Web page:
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A glimpse behind the curtain of the Windows Phone app marketplace

May 10, 2012|By Michelle Maltais
  • A Nokia Lumia 800 smartphone is displayed inside a Nokia retail store in Helsinki, Finland. It runs on the Windows operating system and has access to the Windows Phone Marketplace.
A Nokia Lumia 800 smartphone is displayed inside a Nokia retail store in… (Ville Mannikko / Bloomberg )

While the number of offerings is a fraction of the apps available for iPhones and Android phones, Windows Phone Marketplace is steadily populating the store with stable of key titles.

"We feel very very good about where we've gone -- trajectory from zero to more than 80,000 applications," Microsoft's Casey McGee told The Times.

McGee and Brian Seitz, both senior marketing managers for Windows Phone, pull back the curtain a bit on the store and give us a look inside.

As the Windows Phone team works diligently to improve the shopping experience, McGee said, their hope is that people will return regularly to the marketplace to "recreationally to look" at what's new. Every day, about 200 to 300 apps are being published, he said.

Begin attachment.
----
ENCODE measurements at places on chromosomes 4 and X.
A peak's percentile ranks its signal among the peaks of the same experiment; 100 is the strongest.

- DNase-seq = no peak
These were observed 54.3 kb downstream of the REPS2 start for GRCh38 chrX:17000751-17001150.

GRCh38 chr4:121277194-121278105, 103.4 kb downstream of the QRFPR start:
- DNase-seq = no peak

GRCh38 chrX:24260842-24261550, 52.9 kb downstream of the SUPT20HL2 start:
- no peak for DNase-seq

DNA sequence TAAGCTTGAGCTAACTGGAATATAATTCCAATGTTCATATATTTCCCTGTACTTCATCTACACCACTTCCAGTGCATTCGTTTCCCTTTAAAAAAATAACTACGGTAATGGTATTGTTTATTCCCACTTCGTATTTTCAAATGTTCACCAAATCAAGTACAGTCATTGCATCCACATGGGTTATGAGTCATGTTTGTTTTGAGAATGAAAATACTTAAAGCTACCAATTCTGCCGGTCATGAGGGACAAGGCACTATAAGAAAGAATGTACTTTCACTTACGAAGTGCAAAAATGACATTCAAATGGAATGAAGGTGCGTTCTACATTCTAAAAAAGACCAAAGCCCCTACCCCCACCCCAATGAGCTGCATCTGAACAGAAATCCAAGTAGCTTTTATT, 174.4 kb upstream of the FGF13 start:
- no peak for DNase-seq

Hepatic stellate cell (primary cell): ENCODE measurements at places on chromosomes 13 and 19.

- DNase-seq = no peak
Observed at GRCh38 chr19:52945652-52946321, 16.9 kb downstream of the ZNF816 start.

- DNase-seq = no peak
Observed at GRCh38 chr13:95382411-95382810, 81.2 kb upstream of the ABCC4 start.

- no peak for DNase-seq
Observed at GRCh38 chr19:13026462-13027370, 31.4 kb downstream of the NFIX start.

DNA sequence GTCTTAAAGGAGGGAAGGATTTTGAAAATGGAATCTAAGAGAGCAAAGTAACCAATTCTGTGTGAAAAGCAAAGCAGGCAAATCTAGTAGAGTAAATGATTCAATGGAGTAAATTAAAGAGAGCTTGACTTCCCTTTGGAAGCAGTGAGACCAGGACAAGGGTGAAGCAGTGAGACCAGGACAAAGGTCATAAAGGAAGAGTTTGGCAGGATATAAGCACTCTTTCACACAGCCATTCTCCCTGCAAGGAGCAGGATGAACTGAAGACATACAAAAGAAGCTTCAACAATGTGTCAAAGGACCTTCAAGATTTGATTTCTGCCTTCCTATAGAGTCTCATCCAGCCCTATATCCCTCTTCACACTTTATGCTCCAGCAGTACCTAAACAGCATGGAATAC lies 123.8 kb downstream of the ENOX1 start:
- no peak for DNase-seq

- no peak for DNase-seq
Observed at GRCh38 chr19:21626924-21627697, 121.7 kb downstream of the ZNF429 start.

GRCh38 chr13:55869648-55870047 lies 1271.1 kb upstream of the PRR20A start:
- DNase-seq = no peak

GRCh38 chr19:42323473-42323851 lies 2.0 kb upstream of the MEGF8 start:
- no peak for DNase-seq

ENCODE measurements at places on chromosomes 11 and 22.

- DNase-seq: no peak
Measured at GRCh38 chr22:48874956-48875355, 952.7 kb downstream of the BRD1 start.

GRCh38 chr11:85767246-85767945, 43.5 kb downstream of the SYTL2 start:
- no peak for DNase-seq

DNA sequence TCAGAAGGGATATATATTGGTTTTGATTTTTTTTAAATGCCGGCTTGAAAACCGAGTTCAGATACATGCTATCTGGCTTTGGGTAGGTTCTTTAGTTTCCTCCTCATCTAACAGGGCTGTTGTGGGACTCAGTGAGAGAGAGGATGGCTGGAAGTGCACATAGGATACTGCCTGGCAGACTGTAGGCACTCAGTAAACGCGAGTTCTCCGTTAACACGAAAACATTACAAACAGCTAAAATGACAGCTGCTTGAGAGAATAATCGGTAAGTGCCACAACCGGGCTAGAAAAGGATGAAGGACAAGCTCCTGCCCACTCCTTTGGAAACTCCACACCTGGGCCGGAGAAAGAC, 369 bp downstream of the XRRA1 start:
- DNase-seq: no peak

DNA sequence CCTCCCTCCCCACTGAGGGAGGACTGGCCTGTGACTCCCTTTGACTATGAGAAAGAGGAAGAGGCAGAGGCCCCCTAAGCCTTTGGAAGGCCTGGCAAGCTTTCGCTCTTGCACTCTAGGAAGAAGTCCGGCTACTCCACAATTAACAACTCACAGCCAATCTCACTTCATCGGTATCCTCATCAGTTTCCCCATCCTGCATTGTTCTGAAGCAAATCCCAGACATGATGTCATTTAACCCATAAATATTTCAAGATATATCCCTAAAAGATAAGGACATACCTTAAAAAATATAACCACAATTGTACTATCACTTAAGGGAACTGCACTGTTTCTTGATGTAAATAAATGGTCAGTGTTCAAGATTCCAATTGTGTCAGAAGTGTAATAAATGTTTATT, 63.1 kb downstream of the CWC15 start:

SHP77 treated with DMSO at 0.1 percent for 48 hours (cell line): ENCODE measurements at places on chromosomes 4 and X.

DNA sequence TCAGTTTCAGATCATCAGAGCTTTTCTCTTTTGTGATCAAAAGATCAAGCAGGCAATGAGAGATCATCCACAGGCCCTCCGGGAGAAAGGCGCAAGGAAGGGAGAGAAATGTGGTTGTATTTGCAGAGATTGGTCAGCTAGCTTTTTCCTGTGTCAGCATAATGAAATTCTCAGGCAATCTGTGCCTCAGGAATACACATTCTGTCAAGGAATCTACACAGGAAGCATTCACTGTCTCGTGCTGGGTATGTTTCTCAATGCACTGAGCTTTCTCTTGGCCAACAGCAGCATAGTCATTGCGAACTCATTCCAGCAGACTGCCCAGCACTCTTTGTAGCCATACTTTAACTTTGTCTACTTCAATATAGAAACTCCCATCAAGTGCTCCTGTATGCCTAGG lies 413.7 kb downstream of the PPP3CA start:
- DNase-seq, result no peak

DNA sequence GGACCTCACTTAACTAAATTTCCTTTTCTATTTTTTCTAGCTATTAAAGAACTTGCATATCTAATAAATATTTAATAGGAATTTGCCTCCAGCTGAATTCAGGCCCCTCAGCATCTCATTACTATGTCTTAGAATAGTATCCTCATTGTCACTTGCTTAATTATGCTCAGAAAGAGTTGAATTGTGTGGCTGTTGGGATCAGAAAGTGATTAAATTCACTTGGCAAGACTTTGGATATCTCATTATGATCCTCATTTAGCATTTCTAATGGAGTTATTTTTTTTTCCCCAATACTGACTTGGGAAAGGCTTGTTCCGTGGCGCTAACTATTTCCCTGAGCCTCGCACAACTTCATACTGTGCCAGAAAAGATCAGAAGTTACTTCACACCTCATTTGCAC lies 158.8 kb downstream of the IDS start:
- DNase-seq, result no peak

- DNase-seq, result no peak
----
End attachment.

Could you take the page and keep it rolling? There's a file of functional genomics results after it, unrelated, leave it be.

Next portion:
When the company decided to blow up its app store and start over, "we were in a unique position," Seitz said, of being able to learn from Apple's app approval process and make Microsoft's more transparent.

"We saw what was going on in the industry," McGee said. "Developers were getting more and more frustrated with the process."

To that end, he said, there's a lot of communication throughout the process. "We don't' just bounce it back, we explain to them," he said. The revenue split with developers is 70/30.

Recently, Microsoft outlined some efforts for quality control, including specifics on branding and content to help reduce the possibility that developers would have their apps pulled from the Marketplace.

On the operating system, both Seitz and McGee said the software experience is consistent regardless of phone.

"The customization and personalization is something," Seitz said. He changes his start screen depending on different scenarios in his life and travels.

"We have the hardest working start screen in showbiz," Seitz said, talking about the real-time updating Live Tiles. "More and more, I'm using my phone in a glance and go moment." 

Seitz pointed out one distinguishing feature of Windows Phone devices. They are the only ones that run Xbox Live titles. Among those offerings is Wordament, a Boggle-style word tournament that pits you against the Internet. This game had them gushing that it's "the next Words With Friends."

It seems to be resonating with users as well. With more than 7,500 reviews, the app has a ranking of 4.5 stars.

Windows Phone will extend its reach, Seitz said, "as people catch on to these new gems and see how hard the operating system works."


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